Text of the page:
First Solar Inc. (FSLR) is a global provider of comprehensive photovoltaic energy solutions. The company operates in two major segments: components and systems. The components segment of the business involves the designing and manufacturing of solar panels; and their supply to a wide range of customers. A portion of these panels are utilized internally within the systems segment. This segment of the company is concerned with providing turnkey photovoltaic systems to its clients. First Solar's clients include independent power developers, investor owned utilities, commercial and industrial companies, system integrators and operators of renewable energy projects. Furthermore, the company holds a major market of solar panels in Germany and France, which facilitates it to generate around 45% of its revenue from outside the United States. During the last year, the company generated 64.8% of its sales from the systems segment and 35.2% from the components segment. First Solar's revenue generation has been gradually shifting towards the components segment over the years.
Shares of First Solar Inc. are listed on NASDAQ and are trading at around $60 per share. The company's stock was trading at around $160 per share back in 2011 but fell significantly due to the oversupply of solar panels, resulting in an overall price decrease and reduced profit margins. This is evident from the EPS performance of the company in the last couple of years. In the first quarter of 2013, the earnings guidance was an improvement on the analyst estimates; this spurred the investor's perspective in a more positive direction and the shares began to rise again. In the third quarter, the company posted an EPS of $2.28, again beating the estimates of analysts, which stood at $1. The company posted positive earnings in the previous three quarters of 2013. These recent events are reflected in the current share price. The following table shows the revenue and EPS trends of the company.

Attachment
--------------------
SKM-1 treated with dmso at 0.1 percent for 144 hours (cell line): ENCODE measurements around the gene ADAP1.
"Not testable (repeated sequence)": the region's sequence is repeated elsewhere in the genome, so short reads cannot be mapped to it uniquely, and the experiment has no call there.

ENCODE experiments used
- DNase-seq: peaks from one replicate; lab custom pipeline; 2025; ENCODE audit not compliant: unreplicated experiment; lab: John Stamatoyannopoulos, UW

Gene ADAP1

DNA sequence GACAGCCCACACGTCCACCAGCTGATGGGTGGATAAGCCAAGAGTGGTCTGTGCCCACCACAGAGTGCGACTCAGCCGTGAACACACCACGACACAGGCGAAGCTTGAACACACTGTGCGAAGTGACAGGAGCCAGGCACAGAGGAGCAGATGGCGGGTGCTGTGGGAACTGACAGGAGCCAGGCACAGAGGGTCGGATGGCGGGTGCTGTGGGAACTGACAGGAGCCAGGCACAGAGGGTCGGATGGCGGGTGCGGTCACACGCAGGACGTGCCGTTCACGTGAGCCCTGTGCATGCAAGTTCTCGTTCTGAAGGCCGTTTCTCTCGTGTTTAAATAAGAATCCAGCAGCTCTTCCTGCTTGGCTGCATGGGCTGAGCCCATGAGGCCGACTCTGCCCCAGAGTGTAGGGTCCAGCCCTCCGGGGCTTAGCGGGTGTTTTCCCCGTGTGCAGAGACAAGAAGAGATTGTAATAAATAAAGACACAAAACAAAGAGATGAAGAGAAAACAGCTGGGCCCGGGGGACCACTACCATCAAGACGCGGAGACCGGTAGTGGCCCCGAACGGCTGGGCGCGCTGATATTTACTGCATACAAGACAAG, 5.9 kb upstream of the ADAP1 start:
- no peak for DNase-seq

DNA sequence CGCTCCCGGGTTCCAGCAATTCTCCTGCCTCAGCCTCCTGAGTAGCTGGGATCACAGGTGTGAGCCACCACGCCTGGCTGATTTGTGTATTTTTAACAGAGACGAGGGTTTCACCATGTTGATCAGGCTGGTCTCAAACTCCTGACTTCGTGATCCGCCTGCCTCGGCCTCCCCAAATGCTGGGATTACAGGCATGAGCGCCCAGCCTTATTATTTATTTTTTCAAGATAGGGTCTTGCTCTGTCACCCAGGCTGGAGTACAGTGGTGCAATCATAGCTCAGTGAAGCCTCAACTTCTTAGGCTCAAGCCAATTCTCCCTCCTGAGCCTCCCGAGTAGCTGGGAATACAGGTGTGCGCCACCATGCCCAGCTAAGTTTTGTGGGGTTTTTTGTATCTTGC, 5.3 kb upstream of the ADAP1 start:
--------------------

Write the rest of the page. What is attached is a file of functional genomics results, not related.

Industry growth prospects
For the past couple of years, the solar industry has been in turmoil. The oversupply of PV (photovoltaic) panels deteriorated the market conditions by reducing profit margins. It seems, however, that the industry has now entered a recovery phase. IHS predicts that annual solar installations will expand by 18% in 2014. The output of these installations will reach around 41GW and mark an end to the two slow years of the solar industry. "The market is continuing to grow, there's no questions there," said Shayle Kann, vice president at GTM Research. "The growth is certainly more incremental than it used to be. We're used to seeing the market doubling; we're past the point where that is happening."
In addition, the European Union (EU) has already set a goal of meeting 20 percent of energy demanded through the use of renewable sources, by 2020. This policy will also provide an impulse to the growth of the solar industry.